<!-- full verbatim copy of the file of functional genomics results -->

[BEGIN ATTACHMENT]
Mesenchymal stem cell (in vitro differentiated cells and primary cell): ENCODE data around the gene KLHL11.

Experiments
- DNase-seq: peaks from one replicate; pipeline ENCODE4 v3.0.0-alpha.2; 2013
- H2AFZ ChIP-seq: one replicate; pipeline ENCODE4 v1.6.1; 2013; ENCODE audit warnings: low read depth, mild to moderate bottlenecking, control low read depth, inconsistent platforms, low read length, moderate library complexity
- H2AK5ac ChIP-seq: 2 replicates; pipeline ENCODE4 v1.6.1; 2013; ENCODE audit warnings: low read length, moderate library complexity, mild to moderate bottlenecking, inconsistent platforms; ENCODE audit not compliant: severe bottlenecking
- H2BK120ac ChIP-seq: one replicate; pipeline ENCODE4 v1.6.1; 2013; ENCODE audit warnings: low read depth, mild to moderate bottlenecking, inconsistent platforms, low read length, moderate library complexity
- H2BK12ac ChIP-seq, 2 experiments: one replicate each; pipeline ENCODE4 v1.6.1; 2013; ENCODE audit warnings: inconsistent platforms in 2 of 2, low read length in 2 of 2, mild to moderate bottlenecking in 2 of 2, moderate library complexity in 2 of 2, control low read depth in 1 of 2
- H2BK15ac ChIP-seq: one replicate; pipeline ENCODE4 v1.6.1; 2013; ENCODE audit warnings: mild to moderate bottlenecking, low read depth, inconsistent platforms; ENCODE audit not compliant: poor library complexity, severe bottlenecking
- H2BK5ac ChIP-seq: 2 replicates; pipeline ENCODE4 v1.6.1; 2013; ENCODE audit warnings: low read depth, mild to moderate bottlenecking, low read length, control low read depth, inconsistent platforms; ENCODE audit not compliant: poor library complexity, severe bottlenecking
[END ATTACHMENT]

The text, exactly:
Mesenchymal stem cell (in vitro differentiated cells and primary cell): ENCODE data around the gene KLHL11.

Experiments
- DNase-seq: peaks from one replicate; pipeline ENCODE4 v3.0.0-alpha.2; 2013
- H2AFZ ChIP-seq: one replicate; pipeline ENCODE4 v1.6.1; 2013; ENCODE audit warnings: low read depth, mild to moderate bottlenecking, control low read depth, inconsistent platforms, low read length, moderate library complexity
- H2AK5ac ChIP-seq: 2 replicates; pipeline ENCODE4 v1.6.1; 2013; ENCODE audit warnings: low read length, moderate library complexity, mild to moderate bottlenecking, inconsistent platforms; ENCODE audit not compliant: severe bottlenecking
- H2BK120ac ChIP-seq: one replicate; pipeline ENCODE4 v1.6.1; 2013; ENCODE audit warnings: low read depth, mild to moderate bottlenecking, inconsistent platforms, low read length, moderate library complexity
- H2BK12ac ChIP-seq, 2 experiments: one replicate each; pipeline ENCODE4 v1.6.1; 2013; ENCODE audit warnings: inconsistent platforms in 2 of 2, low read length in 2 of 2, mild to moderate bottlenecking in 2 of 2, moderate library complexity in 2 of 2, control low read depth in 1 of 2
- H2BK15ac ChIP-seq: one replicate; pipeline ENCODE4 v1.6.1; 2013; ENCODE audit warnings: mild to moderate bottlenecking, low read depth, inconsistent platforms; ENCODE audit not compliant: poor library complexity, severe bottlenecking
- H2BK5ac ChIP-seq: 2 replicates; pipeline ENCODE4 v1.6.1; 2013; ENCODE audit warnings: low read depth, mild to moderate bottlenecking, low read length, control low read depth, inconsistent platforms; ENCODE audit not compliant: poor library complexity, severe bottlenecking